Further, news about BCH SV failure could have helped BCH ABC to further cement its winning position. On Nov. 19, Peter Rizun, chief scientist of Bitcoin Unlimited, reported that BCHSV suffered a blockchain reorganization (a situation when a node or a blockchain client needs to disregard blocks they have previously considered as accepted). Emin Gün Sirer, creator of the world’s first cryptocurrency to deploy a PoW concept and vocal critic of BCH, soon questioned BCHSV’s level of decentralization.
“This should not be possible in a decentralized system.
“You can only invalidate your own block and create a new tail if you’re the majority miner. BCHSV is a centralized coin.”
Haters gonna hate: Bitcoin SV lives on as “the original” BTC, not BCH
Nevertheless, Bitcoin SV is far from being dead. First, on Nov. 16, Binance, one of the largest players among crypto exchanges, opted to stay neutral in the fight: its CEO, Changpeng Zhao, announced that both tickers — BCHABC and BCHSV — “will stay” on his platform under their respective tickers, thus recognizing BCHSV as an independent entity. Currently, BCH ABC trades at $183 there, while BCH SV is set at $114. BCH price on other exchanges seem to correlate with BCH ABC price on Binance, as per CoinMarketCap data.
Then, around Nov. 19, Kraken, the platform which initially claimed it would only support one of the two BCH chains – Bitcoin Cash ABC – launched trading of its counterpart chain, Bitcoin SV under the “BSV” ticker. Still, in the accompanying blog post Kraken warned its clients that “Bitcoin SV does NOT meet Kraken’s usual listing requirements,” adding that there are “many red flags” that traders should be aware of, including miner coercion:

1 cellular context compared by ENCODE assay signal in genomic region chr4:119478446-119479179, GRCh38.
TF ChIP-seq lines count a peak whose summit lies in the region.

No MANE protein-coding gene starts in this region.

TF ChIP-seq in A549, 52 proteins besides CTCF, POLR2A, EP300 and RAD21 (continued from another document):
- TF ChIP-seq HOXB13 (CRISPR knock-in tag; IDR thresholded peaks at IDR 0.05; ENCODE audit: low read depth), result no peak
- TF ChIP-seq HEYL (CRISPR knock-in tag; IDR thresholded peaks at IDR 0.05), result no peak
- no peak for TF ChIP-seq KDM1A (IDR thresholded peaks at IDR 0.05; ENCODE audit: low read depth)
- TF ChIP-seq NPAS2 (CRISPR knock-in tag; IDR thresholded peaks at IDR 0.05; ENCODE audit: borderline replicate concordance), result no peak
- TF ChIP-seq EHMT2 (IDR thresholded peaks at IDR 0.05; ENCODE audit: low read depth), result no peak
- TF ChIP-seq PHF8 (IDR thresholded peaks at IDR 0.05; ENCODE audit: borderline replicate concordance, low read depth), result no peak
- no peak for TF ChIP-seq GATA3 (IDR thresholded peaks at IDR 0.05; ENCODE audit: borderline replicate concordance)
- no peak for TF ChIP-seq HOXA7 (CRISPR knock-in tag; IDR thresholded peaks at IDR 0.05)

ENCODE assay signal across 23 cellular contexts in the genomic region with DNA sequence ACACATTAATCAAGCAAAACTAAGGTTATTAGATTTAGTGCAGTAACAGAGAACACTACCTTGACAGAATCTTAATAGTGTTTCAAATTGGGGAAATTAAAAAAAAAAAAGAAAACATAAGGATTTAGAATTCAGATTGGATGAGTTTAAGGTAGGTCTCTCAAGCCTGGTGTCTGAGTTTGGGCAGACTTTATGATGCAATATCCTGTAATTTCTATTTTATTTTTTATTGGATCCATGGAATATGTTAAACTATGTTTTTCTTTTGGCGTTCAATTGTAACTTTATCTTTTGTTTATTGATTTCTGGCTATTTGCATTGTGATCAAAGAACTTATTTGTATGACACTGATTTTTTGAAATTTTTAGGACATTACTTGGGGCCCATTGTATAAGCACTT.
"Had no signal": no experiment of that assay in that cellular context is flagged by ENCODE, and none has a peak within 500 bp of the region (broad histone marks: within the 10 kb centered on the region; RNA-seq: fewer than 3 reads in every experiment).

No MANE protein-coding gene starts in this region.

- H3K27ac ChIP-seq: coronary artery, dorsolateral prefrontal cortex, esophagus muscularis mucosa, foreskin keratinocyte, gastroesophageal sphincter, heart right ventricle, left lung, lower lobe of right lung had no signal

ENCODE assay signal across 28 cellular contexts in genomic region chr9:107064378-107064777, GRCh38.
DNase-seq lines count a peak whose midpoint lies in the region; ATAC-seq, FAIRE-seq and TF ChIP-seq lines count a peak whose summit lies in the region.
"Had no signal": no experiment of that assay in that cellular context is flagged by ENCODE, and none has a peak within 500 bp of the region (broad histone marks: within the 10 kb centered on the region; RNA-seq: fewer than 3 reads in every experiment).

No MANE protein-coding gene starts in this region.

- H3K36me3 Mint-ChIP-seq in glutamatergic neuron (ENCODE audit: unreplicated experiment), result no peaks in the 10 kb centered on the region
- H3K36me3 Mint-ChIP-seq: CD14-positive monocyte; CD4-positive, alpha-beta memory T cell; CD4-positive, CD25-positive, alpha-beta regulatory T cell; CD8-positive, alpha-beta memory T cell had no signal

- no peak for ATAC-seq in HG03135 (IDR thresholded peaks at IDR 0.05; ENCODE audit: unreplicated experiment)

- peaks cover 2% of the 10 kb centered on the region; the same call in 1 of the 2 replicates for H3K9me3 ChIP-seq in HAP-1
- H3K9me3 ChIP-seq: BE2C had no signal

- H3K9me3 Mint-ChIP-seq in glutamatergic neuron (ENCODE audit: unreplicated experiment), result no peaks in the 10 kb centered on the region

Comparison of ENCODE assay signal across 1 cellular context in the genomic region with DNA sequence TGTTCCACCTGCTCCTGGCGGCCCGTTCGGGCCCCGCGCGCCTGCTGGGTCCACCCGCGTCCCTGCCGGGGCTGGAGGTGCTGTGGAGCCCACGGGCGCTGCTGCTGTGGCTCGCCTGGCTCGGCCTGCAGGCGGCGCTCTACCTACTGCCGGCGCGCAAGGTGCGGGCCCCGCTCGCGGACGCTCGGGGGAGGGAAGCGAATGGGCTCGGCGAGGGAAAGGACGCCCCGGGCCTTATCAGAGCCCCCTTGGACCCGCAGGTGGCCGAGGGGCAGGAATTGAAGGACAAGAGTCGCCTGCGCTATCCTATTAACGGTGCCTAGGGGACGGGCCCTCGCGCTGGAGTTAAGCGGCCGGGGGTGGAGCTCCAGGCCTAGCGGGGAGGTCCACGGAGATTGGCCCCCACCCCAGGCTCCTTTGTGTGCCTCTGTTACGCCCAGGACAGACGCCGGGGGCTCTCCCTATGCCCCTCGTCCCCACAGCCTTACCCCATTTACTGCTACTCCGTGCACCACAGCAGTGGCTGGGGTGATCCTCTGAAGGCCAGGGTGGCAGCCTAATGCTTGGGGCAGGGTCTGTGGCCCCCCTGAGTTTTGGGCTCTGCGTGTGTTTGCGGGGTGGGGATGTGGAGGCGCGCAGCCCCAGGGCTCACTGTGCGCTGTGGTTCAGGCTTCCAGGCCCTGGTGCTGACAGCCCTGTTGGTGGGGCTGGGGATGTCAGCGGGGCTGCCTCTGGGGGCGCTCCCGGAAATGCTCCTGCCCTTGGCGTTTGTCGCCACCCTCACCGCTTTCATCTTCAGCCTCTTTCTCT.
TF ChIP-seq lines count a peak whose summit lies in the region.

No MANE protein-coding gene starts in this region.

“Custodial losses taken on due to attacks originating from nChain or its affiliates will be socialized among all BSV holders on Kraken. Given the volatile state of the network and threats that have been made, Kraken cannot guarantee perfect custody of BSV.”
Afterwords, on Nov. 23, billionaire entrepreneur and BCH SV supporter, Calvin Ayre, declared that the coin “no longer want[s] the name Bitcoin Cash [BCH]” in an article published on his own crypto media outlet CoinGeek.
The statement clarified that Bitcoin Cash SV will continue to exist independently from Bitcoin Cash (BCH), and that the coin is in fact the “original” Bitcoin (BTC):
“Bitcoin SV is the original Bitcoin not the original Bitcoin Cash.”
Bitcoin (BTC), in turn, is referred to as “Segwit BTC” in the article.
The author also accuses supporters of both BTC and BCH of having “tinkered it [Bitcoin] to death,” as their cryptocurrencies “abandoned Bitcoin’s core principles by abandoning Nakamoto consensus and trust in miners’ Proof of Work.”
Ayre finished by saying that he has instructed his team to “start working with everyone” to release Bitcoin SV as an independent coin from Bitcoin Cash. The coin is scheduled to release as soon as next week during a CoinGeek event.
BCH, in turn, has been steadily losing its value since the hard fork began. It trades at around $197 as of press time, according to Coin360.